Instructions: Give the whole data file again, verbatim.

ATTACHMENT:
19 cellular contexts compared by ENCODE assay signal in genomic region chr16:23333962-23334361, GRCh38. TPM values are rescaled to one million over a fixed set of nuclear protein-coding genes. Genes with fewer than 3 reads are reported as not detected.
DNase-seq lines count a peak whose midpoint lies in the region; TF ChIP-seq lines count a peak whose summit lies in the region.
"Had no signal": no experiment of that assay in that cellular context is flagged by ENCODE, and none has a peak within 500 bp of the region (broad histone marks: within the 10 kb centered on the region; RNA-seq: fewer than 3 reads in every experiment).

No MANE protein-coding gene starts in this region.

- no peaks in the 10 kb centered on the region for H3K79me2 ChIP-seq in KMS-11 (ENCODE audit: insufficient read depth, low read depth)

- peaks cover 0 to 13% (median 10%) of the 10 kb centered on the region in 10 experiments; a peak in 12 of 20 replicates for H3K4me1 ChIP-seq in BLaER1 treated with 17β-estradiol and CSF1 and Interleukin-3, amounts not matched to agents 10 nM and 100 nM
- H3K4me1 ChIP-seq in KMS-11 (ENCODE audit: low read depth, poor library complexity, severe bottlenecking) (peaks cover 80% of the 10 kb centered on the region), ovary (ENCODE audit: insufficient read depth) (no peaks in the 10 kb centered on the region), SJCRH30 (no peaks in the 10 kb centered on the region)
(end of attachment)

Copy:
19 cellular contexts compared by ENCODE assay signal in genomic region chr16:23333962-23334361, GRCh38. TPM values are rescaled to one million over a fixed set of nuclear protein-coding genes. Genes with fewer than 3 reads are reported as not detected.
DNase-seq lines count a peak whose midpoint lies in the region; TF ChIP-seq lines count a peak whose summit lies in the region.
"Had no signal": no experiment of that assay in that cellular context is flagged by ENCODE, and none has a peak within 500 bp of the region (broad histone marks: within the 10 kb centered on the region; RNA-seq: fewer than 3 reads in every experiment).

No MANE protein-coding gene starts in this region.

- no peaks in the 10 kb centered on the region for H3K79me2 ChIP-seq in KMS-11 (ENCODE audit: insufficient read depth, low read depth)

- peaks cover 0 to 13% (median 10%) of the 10 kb centered on the region in 10 experiments; a peak in 12 of 20 replicates for H3K4me1 ChIP-seq in BLaER1 treated with 17β-estradiol and CSF1 and Interleukin-3, amounts not matched to agents 10 nM and 100 nM
- H3K4me1 ChIP-seq in KMS-11 (ENCODE audit: low read depth, poor library complexity, severe bottlenecking) (peaks cover 80% of the 10 kb centered on the region), ovary (ENCODE audit: insufficient read depth) (no peaks in the 10 kb centered on the region), SJCRH30 (no peaks in the 10 kb centered on the region)